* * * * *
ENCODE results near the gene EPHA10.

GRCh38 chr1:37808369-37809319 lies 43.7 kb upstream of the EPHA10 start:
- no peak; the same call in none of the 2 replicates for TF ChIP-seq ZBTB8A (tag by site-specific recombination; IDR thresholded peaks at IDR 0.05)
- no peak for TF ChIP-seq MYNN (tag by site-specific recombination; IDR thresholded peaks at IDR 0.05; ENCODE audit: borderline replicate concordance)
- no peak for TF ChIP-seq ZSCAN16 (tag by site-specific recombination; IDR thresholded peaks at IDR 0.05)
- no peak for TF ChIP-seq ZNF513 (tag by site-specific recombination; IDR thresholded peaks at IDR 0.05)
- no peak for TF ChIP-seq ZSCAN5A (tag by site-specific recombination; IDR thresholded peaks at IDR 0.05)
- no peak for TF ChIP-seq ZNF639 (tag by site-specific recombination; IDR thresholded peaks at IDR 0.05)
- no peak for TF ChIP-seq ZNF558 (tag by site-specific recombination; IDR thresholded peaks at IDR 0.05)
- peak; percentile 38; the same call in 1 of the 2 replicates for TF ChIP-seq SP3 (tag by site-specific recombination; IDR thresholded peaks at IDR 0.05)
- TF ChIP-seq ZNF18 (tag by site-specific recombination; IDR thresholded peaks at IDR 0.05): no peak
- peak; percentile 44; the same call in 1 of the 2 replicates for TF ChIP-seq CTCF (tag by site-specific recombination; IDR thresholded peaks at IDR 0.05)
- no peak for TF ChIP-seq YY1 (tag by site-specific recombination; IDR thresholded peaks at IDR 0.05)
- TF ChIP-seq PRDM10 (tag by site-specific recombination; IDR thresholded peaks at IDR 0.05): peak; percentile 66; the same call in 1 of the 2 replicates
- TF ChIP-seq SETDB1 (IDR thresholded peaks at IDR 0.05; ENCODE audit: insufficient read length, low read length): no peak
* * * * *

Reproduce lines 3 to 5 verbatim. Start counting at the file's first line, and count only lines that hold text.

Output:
- no peak; the same call in none of the 2 replicates for TF ChIP-seq ZBTB8A (tag by site-specific recombination; IDR thresholded peaks at IDR 0.05)
- no peak for TF ChIP-seq MYNN (tag by site-specific recombination; IDR thresholded peaks at IDR 0.05; ENCODE audit: borderline replicate concordance)
- no peak for TF ChIP-seq ZSCAN16 (tag by site-specific recombination; IDR thresholded peaks at IDR 0.05)